Peter Kafka

Recent Posts by Peter Kafka

LeBron James and the Giant Twitter Link

What happens when a really popular person posts a Web link on Twitter? They make a lot of traffic! So what happens when LeBron James posts a Web link on Twitter?

He makes a lot of traffic–and that traffic doesn’t go away.

While some of you (all of you?) wait for James’s ESPN non-news conference tonight, here’s some data to chew on, courtesy of bit.ly, the Web link shortening folks, and betaworks, bit.ly’s Web incubator parent.

Betaworks’ Isaac Greenbaum has spent the past day analyzing this bit.ly link–http://bit.ly/apxlxx–that James posted yesterday via Twitter. Here’s what the traffic from that link, which takes you to James’s personal Web site, looked like in the first hour after he posted it (click image to enlarge):

The big spike isn’t unusual for a popular bit.ly link. The impressive part, Greenbaum says, is how much traffic the link continued to generate after the first rush. Even now, he says, a day after the posting, the link is generating some 50 clicks a minute. That’s a torrent for a day-old link.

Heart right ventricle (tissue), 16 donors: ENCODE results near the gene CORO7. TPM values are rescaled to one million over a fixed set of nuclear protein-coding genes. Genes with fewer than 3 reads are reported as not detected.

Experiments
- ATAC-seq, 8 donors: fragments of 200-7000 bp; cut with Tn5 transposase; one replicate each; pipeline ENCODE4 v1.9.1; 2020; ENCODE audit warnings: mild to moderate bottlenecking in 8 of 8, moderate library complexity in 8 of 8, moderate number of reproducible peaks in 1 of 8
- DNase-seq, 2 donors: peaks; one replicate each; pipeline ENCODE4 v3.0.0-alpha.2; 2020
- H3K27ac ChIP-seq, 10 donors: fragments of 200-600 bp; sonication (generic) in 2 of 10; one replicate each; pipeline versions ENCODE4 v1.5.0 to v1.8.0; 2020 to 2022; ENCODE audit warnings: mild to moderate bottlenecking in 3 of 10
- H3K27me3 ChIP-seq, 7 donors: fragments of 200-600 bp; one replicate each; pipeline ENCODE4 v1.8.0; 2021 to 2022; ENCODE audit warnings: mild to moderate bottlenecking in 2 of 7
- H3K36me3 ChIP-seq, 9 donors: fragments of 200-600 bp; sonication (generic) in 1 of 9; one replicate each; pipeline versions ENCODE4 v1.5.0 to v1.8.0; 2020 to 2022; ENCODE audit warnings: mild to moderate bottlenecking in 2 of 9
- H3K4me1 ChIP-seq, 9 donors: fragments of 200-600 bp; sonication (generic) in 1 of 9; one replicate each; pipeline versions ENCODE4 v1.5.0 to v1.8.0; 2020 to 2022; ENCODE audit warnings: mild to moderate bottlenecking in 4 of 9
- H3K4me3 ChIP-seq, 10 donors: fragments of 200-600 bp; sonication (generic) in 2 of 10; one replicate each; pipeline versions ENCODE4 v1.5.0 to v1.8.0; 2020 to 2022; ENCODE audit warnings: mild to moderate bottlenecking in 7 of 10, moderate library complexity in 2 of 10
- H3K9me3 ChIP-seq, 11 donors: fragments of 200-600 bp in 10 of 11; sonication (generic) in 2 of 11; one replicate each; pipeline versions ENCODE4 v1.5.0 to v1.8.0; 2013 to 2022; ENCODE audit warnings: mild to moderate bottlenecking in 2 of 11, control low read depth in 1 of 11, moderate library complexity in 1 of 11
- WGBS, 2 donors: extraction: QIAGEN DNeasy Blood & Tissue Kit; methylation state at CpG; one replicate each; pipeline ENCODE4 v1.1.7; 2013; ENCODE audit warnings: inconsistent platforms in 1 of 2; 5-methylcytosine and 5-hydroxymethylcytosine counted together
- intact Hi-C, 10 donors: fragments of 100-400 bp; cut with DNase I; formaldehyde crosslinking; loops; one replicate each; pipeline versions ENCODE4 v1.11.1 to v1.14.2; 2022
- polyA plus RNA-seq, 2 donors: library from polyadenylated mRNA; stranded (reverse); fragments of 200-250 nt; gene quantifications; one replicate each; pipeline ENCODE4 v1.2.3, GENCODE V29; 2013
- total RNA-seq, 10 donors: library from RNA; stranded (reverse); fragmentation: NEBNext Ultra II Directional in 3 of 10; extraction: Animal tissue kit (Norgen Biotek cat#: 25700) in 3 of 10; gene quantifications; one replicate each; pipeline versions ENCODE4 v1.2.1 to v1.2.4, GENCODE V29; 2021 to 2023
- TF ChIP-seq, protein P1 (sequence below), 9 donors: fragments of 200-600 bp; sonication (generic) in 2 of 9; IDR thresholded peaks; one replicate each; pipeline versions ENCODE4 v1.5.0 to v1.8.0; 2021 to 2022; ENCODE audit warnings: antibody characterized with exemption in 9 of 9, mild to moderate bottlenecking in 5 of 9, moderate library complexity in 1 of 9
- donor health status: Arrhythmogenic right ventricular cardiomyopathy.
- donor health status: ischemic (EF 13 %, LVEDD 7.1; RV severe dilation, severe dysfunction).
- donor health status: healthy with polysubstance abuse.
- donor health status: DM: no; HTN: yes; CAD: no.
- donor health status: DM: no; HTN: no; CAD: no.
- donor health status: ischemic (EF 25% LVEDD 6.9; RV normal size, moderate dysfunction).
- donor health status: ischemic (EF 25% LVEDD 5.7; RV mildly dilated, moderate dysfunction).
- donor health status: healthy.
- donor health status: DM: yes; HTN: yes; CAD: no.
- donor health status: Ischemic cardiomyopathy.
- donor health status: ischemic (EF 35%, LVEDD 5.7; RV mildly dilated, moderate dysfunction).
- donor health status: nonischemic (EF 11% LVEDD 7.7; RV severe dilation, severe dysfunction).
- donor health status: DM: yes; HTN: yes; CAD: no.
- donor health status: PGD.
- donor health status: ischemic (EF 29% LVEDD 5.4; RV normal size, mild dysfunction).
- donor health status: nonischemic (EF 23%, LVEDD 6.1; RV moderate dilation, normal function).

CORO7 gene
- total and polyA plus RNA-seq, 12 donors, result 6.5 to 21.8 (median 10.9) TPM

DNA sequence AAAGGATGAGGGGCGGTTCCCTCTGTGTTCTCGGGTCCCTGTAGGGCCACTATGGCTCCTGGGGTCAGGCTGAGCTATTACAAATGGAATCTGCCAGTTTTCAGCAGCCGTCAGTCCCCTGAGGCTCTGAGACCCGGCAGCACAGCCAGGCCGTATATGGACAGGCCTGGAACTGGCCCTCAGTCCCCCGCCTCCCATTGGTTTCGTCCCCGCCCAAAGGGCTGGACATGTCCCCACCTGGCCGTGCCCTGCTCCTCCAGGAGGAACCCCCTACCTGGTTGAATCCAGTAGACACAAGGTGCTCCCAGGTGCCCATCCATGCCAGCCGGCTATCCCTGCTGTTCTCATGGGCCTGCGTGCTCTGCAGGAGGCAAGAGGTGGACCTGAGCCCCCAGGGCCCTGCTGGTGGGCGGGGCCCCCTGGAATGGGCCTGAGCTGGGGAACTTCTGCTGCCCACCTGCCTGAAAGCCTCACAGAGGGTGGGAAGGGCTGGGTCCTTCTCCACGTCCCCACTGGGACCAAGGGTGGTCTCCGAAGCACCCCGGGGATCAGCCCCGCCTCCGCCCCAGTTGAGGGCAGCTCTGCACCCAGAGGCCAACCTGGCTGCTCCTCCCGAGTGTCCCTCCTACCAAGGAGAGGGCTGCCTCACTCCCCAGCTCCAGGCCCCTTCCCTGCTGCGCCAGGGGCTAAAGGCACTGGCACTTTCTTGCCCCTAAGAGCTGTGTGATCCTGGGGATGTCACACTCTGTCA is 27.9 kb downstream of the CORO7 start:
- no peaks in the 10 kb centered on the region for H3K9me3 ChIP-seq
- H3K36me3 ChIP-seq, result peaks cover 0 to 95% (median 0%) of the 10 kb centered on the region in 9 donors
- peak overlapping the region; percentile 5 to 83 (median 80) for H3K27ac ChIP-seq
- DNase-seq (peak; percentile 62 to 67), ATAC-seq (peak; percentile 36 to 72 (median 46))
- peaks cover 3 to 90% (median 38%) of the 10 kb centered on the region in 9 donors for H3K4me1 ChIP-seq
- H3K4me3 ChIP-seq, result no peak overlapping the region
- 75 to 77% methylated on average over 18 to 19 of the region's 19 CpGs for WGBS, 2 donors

More data (click to enlarge):

What’s really interesting here is that while James is big on Twitter, he isn’t that big–he’s just under 320,000 followers for now. That’s in part because he just went on a couple of days ago, and in part because he never got the “Suggested User List” nod from Twitter that generates those crazy one million-plus follower numbers.

But most of the people who do get on that list eventually figure out that no one really has that many people reading their tweets–they just have a lot of people following their account. And most of them aren’t really “following” at all. Big difference.

So Greenbaum’s real takeaway is that all of James’ Twitter followers are really, really interested in what he has to say. Yep!

But here’s my own prediction, made without the benefit of any analytics at all: People will start becoming a lot less interested in what James has to say in a few hours.

[Image credit: Craig Hatfield]


Latest Video

View all videos »

Search »

I think the NSA has a job to do and we need the NSA. But as (physicist) Robert Oppenheimer said, “When you see something that is technically sweet, you go ahead and do it and argue about what to do about it only after you’ve had your technical success. That is the way it was with the atomic bomb.”

— Phil Zimmerman, PGP inventor and Silent Circle co-founder, in an interview with Om Malik